Companies Race to the Patent Office to Protect Their IT Breakthroughs
There's a patent gold rush under way as savvy companies seek to lock in the competitive advantage from their IT innovations
Fri, September 28, 2012
CIO — As companies strive to regain the ground lost to the recession, CEOs are talking a lot about innovation. Some have decreed that a certain percentage of revenue must come from brand-new products and services each year. If CEOs want innovation, then CIOs ought to want patents. Not for internal IT operations inventions, but for unique business methods and other inventions made possible by new technology. The innovation mandate, and the convergence of social media, mobile technology and analytics, has companies running to the patent office, trying to lock in ownership of new ways to do business and interact with customers.
"It's a new gold rush," says John Lanza, a partner at the law firm of Foley and Lardner.
And it's big.
Remember the dotcom boom, when just about anything anyone did on the young World Wide Web--from clicking to chatting to buying a book--was ripe for patenting? Today's race involves more companies in more industries. In the 1990s, it was mainly financial services companies and startups eager to nurture e-commerce. Today's patent push includes rich, established companies in a variety of industries where IT is becoming the business model: healthcare, automotive, retail, insurance, consulting, airlines.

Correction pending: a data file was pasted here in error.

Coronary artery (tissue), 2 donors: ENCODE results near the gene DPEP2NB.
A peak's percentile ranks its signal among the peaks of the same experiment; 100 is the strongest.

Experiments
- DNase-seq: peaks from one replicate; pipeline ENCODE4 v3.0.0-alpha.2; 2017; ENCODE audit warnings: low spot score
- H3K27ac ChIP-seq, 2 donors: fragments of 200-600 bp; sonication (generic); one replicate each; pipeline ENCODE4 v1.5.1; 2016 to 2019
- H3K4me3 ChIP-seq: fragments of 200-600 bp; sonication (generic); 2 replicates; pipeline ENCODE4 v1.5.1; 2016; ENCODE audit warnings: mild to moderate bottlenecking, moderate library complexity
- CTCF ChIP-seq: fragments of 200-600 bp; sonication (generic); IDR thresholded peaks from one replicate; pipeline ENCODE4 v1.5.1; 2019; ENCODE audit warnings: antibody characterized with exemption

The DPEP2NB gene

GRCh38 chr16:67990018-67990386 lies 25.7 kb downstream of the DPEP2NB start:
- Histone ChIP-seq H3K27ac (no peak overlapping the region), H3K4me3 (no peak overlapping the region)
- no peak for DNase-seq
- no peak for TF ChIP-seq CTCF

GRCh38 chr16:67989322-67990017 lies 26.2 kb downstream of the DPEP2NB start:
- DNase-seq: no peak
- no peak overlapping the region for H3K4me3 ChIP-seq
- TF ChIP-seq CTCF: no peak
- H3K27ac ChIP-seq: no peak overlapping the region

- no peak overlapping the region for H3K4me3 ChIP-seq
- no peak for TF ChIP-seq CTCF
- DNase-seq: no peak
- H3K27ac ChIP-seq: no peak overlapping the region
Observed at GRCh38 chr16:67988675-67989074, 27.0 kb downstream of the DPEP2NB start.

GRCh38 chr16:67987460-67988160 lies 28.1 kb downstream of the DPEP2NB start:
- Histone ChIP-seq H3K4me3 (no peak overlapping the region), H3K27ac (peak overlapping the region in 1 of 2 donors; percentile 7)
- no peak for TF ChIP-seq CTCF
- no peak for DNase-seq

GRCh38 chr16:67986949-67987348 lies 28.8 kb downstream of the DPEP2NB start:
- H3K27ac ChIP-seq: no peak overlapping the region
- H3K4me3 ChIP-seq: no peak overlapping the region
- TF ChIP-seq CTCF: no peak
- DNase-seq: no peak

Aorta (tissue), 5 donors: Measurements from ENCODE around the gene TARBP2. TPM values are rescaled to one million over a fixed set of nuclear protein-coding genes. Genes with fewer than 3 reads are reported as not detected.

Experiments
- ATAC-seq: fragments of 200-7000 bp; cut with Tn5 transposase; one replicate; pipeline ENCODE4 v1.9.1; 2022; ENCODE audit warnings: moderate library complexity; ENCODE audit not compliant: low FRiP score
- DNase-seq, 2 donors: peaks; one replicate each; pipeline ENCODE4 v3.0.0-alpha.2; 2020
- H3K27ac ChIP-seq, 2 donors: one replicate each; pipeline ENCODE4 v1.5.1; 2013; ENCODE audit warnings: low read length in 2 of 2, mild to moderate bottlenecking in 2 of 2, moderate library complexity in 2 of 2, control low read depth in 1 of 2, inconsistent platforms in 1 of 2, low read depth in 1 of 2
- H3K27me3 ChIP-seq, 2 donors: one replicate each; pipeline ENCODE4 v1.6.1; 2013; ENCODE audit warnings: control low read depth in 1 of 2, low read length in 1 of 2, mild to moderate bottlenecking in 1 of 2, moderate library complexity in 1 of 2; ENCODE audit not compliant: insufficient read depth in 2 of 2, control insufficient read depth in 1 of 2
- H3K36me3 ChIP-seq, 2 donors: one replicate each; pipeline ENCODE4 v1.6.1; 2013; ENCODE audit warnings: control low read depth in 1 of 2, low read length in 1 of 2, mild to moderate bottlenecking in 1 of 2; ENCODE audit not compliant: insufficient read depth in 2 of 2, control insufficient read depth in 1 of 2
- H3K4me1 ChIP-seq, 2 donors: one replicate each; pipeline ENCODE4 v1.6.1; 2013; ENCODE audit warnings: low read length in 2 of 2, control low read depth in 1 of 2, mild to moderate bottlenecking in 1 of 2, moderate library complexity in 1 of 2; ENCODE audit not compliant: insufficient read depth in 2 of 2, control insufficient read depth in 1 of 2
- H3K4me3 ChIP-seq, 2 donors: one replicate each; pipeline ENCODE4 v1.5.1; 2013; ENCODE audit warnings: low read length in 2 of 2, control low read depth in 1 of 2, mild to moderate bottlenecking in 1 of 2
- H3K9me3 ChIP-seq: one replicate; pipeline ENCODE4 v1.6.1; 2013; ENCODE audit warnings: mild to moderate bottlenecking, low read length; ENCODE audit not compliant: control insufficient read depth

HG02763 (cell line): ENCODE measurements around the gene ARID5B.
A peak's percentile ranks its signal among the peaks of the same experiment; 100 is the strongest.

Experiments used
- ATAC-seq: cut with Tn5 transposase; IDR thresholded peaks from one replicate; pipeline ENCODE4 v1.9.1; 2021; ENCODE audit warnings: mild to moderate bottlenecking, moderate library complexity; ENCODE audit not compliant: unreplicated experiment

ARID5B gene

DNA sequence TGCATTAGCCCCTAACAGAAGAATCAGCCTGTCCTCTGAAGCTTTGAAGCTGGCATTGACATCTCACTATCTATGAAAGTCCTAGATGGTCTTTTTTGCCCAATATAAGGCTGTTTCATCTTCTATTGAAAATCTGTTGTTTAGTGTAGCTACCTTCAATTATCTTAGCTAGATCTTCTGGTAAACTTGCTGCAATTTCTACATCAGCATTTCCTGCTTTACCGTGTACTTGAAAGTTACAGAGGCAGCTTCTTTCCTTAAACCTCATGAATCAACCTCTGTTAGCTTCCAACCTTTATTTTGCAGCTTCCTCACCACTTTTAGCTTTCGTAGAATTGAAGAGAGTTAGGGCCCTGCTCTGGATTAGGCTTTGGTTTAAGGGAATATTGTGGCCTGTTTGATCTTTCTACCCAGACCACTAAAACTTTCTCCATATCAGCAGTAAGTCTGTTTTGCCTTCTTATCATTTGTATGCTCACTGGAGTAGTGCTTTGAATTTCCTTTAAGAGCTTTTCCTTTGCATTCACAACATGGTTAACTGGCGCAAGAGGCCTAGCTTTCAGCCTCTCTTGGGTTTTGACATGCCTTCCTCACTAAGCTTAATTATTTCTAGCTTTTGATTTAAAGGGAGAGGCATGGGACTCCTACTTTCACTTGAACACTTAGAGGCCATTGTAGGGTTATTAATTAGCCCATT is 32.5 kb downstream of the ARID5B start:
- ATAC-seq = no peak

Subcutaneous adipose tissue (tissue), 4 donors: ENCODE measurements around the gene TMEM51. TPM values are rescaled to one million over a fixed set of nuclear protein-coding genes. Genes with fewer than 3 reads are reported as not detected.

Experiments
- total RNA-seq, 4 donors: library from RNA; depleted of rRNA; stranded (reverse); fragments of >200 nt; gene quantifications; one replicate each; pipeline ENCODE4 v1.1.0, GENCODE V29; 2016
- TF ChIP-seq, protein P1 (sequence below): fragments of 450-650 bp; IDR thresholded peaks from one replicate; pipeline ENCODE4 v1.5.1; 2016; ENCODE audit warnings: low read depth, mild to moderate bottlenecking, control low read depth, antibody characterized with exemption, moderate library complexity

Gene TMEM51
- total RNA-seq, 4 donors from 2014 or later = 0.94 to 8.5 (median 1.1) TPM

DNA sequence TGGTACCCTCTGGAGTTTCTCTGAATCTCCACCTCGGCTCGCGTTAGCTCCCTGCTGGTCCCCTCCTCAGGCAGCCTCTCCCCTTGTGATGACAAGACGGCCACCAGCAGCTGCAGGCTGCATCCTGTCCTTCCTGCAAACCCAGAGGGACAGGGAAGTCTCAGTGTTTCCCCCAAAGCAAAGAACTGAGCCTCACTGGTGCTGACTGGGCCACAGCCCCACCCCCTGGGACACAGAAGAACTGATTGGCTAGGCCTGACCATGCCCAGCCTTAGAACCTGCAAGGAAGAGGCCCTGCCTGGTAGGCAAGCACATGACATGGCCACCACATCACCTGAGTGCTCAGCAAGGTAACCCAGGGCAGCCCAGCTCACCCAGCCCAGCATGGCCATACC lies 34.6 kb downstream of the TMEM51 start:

Allstate Insurance, which has more than 100 patents pending, sees patenting as a powerful weapon. For example, the $28 billion company has patents for customizable insurance policies and for picking the best location for its offices, all enabled by IT. Allstate's patent portfolio has doubled in the past three years, a spokesman says. "Patents are invaluable in keeping the company ahead of the competition," he says.
Patents can indeed bestow a sizeable competitive advantage. A company may, of course, incorporate its unique invention into products or services customers have never seen. But even if the invention doesn't make it to market, the patent owner can block others from doing the same thing. "The monopoly granted to you by a patent will help you establish and shape a marketplace," Lanza says.
Who doesn't want in on that? In the past two years, Bank of America has applied for patents for a system to change a person's emotional state and for wearable financial indicators--rings or watches that bring consumers financial data. General Motors found a way to let you text while driving. Humana patented a system for predicting a person's future health based on his medical and pharmacy claims data. Equifax patented technology to monitor a child's budding financial data for identity theft. Wal-Mart invented a system to let you apply for credit cards at the gas pump.